TUSCALOOSA, Ala. — Eight distinguished authors will be inducted into the 2023 Alabama Writers Hall of Fame at The University of Alabama’s Bryant Conference Center March 10.
Members of the 2023 class include: Tom Franklin, Trudier Harris, Angela Johnson, Howell Raines, Michelle Richmond and Daniel Wallace. Authors Eugene Walter and Kathryn Tucker Windham will be inducted posthumously. Carolyn Haines, a 2020 inductee, is slated to serve as master of ceremonies.
A reception will be held in the authors’ honor at 6 p.m. followed by dinner at 7 p.m. The induction ceremony will immediately follow dinner.
Tickets to attend the event or to sponsor an inductee table that seats 10 can be purchased online.
“It is both an honor and a privilege to take part in recognizing the creativity, dedication and accomplishments of the authors represented in the 2023 class,” said Michael Pearce, director of the Alabama Center for the Book, which with the Alabama Writers’ Forum co-sponsors the Alabama Writers Hall of Fame.
“The best way to celebrate the spirit and brilliance of all present and past Alabama Writers Hall of Fame inductees is to promote their works as an inspiration to the generations that follow.”
The Alabama Writers Hall of Fame was founded in 2014 through a partnership between the Alabama Center for the Book and the Alabama Writers’ Forum. The Alabama Writers’ Forum, a partnership program of the Alabama State Council on the Arts, engages with a wide network of state and national partnerships to support, advocate and promote writers and reading throughout the state.
The Alabama Center for the Book, housed in the University Libraries at The University of Alabama, is the state affiliate of the National Center for the Book in the Library of Congress.
The 2023 Inductees
Tom Franklin, a novelist and short story writer, was born in Dickinson. He is the author of the short story collection “Poachers” and novels “Crooked Letter, Crooked Letter”; “Hell at the Breech” and “Smonk.” Franklin is currently an associate professor of creative writing at the University of Mississippi.
Trudier Harris, born in Greene County, is an acclaimed author and scholar whose many authored and co-edited books often focus on Black American literature and authors. Her memoir, “Summer Snow: Reflections from a Black Daughter of the South,” was published in 2003. She retired from her position as The University of Alabama Distinguished Research Professor of English in 2022.
Angela Johnson, born in Tuskegee, is the award-winning author of over 40 books for children and young adults. Her first book, “Tell Me a Story, Mama,” was published in 1989. Her picture books, poetry and young adult novels celebrate Black families, their history and community, and frequently feature Alabama settings. Johnson received a MacArthur Fellowship in 2003.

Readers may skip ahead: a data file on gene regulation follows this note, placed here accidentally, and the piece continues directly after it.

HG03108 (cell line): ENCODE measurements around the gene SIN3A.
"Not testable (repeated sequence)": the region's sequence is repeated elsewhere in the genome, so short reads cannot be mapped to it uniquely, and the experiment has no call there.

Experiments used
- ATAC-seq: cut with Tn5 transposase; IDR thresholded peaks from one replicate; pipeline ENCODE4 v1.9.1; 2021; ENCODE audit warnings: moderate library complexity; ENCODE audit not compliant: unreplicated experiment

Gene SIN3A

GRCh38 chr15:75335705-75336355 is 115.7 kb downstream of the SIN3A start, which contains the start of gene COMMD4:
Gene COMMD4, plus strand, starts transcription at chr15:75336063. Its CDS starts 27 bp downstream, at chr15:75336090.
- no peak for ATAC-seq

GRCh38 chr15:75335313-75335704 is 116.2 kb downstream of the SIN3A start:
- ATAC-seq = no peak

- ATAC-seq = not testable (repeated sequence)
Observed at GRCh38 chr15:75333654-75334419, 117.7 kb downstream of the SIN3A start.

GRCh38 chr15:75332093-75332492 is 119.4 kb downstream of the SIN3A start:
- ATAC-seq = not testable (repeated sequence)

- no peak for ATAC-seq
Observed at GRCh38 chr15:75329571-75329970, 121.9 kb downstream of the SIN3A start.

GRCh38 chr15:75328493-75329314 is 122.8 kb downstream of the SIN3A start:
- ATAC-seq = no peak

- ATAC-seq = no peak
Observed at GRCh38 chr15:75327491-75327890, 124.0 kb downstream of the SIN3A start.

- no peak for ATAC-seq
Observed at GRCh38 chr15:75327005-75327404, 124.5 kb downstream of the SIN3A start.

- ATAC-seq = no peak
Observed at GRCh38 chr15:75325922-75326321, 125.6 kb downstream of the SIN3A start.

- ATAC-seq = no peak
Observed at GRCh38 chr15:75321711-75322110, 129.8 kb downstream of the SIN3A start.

Howell Raines, a native of Birmingham, is a prize-winning journalist and author of fiction, nonfiction and memoir. Raines reported for regional newspapers prior to positions at the New York Times, where he was executive editor for three years. His novel “Whiskey Man” and books about fly fishing complement a career that includes commentaries, essays and reviews.
Michelle Richmond, a native of Mobile, is the author of six novels, several short story collections and numerous essays. Among her best-selling novels are “The Year of Fog,” “The Marriage Pact” and “The Wonder Test.” She is a recipient of the Truman Capote Prize for literary nonfiction or short story. Her fiction often explores ordinary people in extraordinary circumstances.
Daniel Wallace, from Birmingham, is a best-selling novelist, short story writer, children’s book author and illustrator. His best-selling novel, “Big Fish: A Story of Mythic Proportions,” was the basis for a popular film by director Tim Burton. Wallace is a professor of English and director of the creative writing program at the University of North Carolina in Chapel Hill.
Eugene Walter, the “Renaissance Man” from Mobile, was a writer, actor, cookbook author, costume designer, host, editor and artist. He served in the military in the Aleutian Islands and lived in New York, Paris and Rome before returning to Mobile in his later years. He was a founding editor of Paris Review. His first novel, “The Untidy Pilgrim,” won the Lippincott Prize for fiction and his Time-Life cookbook “American Cooking: Southern Style” is a classic of the genre.
Kathryn Tucker Windham, born in Selma, was a journalist, photographer, folklorist, author, storyteller, actor and national radio commentator. She was the first woman journalist for the Alabama Journal and later reported for The Birmingham News and the Selma Times-Journal. Her eight “Jeffrey” books presented ghost stories from throughout Alabama and beyond. She was best known for her appearances at storytelling festivals, schools and other events and for her regular commentaries for National Public Radio.
Jennifer Brady, UA Strategic Communications, email@example.com